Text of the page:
Christina Hoff Sommers is an American philosopher, writer and social personality who is known for her strong views on ‘Equity Feminism’ as opposed to ‘Gender Feminism’. She did her PhD in philosophy from Brandeis University and went on to lecture at the Clarks University as an associate professor. She has made several appearances at various forums where she has expressed her view on feminism, with a twist, to specify that men and women should be given equal opportunities without any prejudice. She is of the view that men and women may have different natural abilities but that should not be a criteria for the opportunity to pursue a career of ones choice. Though she is a feminist, she is opposed to any type of reservation at the cost of men. At the same time, she is against women being treated differently and losing out in society. In order to propagate her views, she has appeared on television talk shows and produced videos that have been posted on You Tube to reach out to a cross section of society. She has also written and edited several books in which she has been vocal about her views. Today she is a respected personality and activist who has been a member of the Board of Advisors of the Foundation for Individual Rights in Education and the National Advisory Board of the Independent Women’s Forum.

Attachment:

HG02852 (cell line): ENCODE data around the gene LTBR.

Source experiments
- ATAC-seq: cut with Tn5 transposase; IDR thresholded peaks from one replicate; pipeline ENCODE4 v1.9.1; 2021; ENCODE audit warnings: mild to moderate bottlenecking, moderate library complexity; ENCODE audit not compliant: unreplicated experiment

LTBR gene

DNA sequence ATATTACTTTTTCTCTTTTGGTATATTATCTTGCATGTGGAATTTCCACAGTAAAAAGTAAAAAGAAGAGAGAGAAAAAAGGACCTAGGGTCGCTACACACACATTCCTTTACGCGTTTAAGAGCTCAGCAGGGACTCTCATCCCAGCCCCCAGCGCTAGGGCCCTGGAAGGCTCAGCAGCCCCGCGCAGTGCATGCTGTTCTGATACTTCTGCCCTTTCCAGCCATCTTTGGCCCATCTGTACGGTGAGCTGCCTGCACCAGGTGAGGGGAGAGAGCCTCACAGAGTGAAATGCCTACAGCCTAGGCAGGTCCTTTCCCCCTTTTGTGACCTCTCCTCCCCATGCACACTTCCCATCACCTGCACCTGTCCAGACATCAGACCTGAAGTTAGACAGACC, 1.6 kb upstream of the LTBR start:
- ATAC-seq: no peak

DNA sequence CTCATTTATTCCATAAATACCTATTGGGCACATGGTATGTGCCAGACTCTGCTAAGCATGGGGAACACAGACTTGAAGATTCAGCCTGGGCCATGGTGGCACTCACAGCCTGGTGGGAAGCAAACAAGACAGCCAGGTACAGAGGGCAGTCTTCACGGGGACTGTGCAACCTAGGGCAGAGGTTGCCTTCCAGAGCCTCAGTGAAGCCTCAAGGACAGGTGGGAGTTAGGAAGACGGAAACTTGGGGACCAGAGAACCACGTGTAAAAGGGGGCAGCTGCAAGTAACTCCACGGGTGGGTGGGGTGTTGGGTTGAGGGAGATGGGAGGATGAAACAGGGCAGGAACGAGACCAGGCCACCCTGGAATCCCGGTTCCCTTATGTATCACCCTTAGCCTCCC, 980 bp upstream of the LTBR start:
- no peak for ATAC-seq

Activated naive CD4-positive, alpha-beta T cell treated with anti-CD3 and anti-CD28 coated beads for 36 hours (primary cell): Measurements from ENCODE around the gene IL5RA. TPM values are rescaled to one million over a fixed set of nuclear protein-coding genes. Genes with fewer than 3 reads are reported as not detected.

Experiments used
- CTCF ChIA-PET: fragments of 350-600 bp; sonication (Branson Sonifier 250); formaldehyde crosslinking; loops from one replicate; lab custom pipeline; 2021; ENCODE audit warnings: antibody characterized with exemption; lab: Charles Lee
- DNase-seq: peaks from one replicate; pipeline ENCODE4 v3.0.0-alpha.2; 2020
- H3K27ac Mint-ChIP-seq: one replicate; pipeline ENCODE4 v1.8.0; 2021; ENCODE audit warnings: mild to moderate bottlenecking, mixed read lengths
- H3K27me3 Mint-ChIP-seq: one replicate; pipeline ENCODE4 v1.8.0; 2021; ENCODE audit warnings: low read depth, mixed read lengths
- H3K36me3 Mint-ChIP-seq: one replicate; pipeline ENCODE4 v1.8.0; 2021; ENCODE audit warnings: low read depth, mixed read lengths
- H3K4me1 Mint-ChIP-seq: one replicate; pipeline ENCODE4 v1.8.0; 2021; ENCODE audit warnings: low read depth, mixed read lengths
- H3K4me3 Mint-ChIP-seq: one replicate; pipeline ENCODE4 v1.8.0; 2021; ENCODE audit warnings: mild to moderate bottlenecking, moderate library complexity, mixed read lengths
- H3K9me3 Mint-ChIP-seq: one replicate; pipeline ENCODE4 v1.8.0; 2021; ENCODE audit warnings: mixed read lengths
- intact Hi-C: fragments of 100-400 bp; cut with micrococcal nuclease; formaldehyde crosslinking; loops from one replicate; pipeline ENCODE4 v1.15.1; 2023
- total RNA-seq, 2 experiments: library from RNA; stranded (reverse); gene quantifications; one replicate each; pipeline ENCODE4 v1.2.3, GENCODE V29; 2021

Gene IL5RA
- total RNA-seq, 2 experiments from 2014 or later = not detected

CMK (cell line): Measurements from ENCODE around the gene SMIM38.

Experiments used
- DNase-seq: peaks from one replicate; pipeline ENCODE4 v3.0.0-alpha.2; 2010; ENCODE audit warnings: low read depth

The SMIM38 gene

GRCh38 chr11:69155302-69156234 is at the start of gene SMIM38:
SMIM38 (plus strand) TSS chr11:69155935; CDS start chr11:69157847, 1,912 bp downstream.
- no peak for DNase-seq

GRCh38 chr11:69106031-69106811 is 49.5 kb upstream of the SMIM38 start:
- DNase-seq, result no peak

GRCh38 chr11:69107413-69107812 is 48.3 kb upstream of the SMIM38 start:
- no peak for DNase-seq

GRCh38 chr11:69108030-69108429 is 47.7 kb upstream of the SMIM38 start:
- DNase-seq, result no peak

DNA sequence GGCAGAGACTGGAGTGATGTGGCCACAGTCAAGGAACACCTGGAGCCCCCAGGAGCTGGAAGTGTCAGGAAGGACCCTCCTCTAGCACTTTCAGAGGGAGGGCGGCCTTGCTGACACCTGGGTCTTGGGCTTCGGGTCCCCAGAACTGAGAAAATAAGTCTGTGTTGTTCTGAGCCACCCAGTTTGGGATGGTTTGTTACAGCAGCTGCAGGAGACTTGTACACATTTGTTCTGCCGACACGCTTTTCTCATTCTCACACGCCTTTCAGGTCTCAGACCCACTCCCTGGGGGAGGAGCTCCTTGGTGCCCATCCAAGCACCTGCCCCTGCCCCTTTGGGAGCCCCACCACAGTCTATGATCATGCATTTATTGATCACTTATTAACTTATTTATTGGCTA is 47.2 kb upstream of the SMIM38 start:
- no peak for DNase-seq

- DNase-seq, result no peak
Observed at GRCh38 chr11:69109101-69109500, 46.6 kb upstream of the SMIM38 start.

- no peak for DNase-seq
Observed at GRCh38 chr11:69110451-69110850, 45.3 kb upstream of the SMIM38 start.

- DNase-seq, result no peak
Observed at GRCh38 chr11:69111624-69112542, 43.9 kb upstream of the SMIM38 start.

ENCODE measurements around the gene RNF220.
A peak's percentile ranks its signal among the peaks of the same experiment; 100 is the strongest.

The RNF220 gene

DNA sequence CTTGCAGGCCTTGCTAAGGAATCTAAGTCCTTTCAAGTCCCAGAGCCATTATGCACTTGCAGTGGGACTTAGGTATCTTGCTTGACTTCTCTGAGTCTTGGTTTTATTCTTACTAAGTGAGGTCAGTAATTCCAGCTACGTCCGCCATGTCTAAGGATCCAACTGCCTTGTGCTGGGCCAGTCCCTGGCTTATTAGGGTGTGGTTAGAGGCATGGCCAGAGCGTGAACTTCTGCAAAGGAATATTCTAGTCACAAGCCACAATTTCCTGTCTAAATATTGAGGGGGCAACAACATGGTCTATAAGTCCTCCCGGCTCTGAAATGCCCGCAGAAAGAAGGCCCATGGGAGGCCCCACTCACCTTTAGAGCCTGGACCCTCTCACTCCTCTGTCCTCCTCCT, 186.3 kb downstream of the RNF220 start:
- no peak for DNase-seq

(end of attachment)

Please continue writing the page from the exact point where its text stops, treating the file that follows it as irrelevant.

Childhood & Early Life
Christina Marie Hoff was born on 28 September 1950 in Petaluma, California, USA to Dolores and Kenneth Hoff. She is Jewish by decent.
She did her Bachelor of Arts degree from New York University where she graduated ‘Phi Beta Kappa’ in 1971 and went on to do her PhD in philosophy from Brandeis University, which she completed in 1979. During her PhD she was also an instructor at the University of Massachusetts at Boston.
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After her PhD she became an assistant professor of philosophy at Clark University in 1980 and was subsequently promoted to associate professor in 1986, where she specialised in moral theory. She continued to teach at Clark University till 1997.
In 1997, she became the WH Brady fellow at the American Enterprise Institute (AEI). She is a member of the Board of Advisors of the Foundation for Individual Rights in Education (FIRE) that focuses on civil liberties in the academia of USA.
Christina Sommers has appeared in a number of television shows including ‘Nightline’, ‘60 Minutes’, ‘The Oprah Winfrey Show’ and Comedy Central’s ‘The Daily Show’. She has also delivered lectures and taken part in debates at various colleges and institutions.
She has served on the National Advisory Board of the Independent Women’s Forum and at the Centre of the American Experiment that has been credited with playing a major role in empowering conservatives in Minnesota.
She has written several articles in leading journals including the ‘Time’ magazine, ‘Huffington Post’ and ‘The Atlantic’, to name a few. She also runs a video blog and has created many short videos for the educational website called ‘Prager University’. Her video series called ‘The Factual Feminist’ has been posted on You Tube, which has received over two million views.
She has written a number of books focusing on gender equality that have received mixed reviews because of her views that appear to be anti feminist to some. She has advocated giving women an opportunity to compete with men on the same platform as opposed to other feminist views.